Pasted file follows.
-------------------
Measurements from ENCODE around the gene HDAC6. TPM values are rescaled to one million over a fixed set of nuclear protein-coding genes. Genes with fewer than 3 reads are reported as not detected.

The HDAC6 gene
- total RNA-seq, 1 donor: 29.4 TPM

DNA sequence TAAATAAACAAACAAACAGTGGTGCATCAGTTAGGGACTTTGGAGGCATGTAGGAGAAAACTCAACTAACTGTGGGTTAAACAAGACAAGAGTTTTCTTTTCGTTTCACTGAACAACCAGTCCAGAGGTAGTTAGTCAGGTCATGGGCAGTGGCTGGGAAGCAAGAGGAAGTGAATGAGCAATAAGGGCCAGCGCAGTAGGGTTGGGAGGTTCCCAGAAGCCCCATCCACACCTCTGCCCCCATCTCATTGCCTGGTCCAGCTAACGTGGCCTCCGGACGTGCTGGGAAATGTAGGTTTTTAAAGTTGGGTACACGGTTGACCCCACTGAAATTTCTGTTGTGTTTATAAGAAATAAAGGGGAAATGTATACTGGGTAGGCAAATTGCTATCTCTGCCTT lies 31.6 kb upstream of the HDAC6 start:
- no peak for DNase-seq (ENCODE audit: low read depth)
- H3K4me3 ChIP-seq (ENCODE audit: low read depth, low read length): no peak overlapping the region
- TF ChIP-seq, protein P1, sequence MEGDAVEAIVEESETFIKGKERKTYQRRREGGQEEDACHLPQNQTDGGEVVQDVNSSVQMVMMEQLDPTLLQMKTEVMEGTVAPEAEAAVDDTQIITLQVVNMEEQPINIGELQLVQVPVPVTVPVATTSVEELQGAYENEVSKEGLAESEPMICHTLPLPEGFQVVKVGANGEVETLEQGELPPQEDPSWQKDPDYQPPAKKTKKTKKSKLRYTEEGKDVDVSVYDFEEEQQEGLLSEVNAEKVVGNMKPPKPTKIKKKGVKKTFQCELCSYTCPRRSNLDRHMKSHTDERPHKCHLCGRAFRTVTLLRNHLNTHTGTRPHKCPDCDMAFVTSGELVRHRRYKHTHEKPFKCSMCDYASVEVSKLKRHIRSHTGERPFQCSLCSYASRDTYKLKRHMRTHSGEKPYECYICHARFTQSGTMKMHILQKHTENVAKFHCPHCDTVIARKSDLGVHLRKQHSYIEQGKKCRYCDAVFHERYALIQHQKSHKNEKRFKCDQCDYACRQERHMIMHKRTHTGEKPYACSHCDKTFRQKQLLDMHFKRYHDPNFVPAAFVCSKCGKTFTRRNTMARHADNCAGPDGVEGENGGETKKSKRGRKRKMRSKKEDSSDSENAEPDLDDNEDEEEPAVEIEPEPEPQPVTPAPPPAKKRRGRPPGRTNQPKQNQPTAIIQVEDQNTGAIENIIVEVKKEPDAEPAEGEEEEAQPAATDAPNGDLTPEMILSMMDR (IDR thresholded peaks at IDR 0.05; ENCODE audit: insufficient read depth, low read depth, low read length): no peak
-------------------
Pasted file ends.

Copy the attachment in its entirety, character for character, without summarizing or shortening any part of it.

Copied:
Measurements from ENCODE around the gene HDAC6. TPM values are rescaled to one million over a fixed set of nuclear protein-coding genes. Genes with fewer than 3 reads are reported as not detected.

The HDAC6 gene
- total RNA-seq, 1 donor: 29.4 TPM

DNA sequence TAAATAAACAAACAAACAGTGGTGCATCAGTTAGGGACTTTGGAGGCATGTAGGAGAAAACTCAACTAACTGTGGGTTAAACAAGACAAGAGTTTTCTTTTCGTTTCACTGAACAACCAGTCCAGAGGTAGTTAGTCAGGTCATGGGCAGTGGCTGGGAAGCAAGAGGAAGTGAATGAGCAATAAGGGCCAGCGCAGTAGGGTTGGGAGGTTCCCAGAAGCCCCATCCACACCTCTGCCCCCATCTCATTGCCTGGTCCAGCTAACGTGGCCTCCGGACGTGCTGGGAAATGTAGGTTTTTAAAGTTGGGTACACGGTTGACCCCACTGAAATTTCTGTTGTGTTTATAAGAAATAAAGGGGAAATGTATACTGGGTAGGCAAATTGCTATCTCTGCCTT lies 31.6 kb upstream of the HDAC6 start:
- no peak for DNase-seq (ENCODE audit: low read depth)
- H3K4me3 ChIP-seq (ENCODE audit: low read depth, low read length): no peak overlapping the region
- TF ChIP-seq, protein P1, sequence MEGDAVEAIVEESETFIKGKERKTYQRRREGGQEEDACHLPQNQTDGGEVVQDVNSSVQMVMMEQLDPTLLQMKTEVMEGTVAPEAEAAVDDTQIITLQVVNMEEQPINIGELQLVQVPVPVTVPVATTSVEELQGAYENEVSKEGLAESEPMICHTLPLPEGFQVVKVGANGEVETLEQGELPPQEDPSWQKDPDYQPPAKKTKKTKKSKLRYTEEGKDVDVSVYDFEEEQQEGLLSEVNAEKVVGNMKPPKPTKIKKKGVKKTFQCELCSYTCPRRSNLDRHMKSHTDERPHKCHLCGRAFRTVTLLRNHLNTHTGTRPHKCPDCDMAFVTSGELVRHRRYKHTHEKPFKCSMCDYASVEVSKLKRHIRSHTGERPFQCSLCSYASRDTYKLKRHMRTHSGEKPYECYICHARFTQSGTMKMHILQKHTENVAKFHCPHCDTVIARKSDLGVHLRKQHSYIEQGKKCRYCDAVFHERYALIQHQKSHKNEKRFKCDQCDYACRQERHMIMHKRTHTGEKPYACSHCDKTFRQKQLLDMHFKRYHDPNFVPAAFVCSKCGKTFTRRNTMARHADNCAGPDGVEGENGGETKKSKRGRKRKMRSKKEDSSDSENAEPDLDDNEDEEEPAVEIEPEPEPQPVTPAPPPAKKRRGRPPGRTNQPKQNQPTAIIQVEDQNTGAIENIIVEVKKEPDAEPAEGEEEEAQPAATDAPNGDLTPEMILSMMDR (IDR thresholded peaks at IDR 0.05; ENCODE audit: insufficient read depth, low read depth, low read length): no peak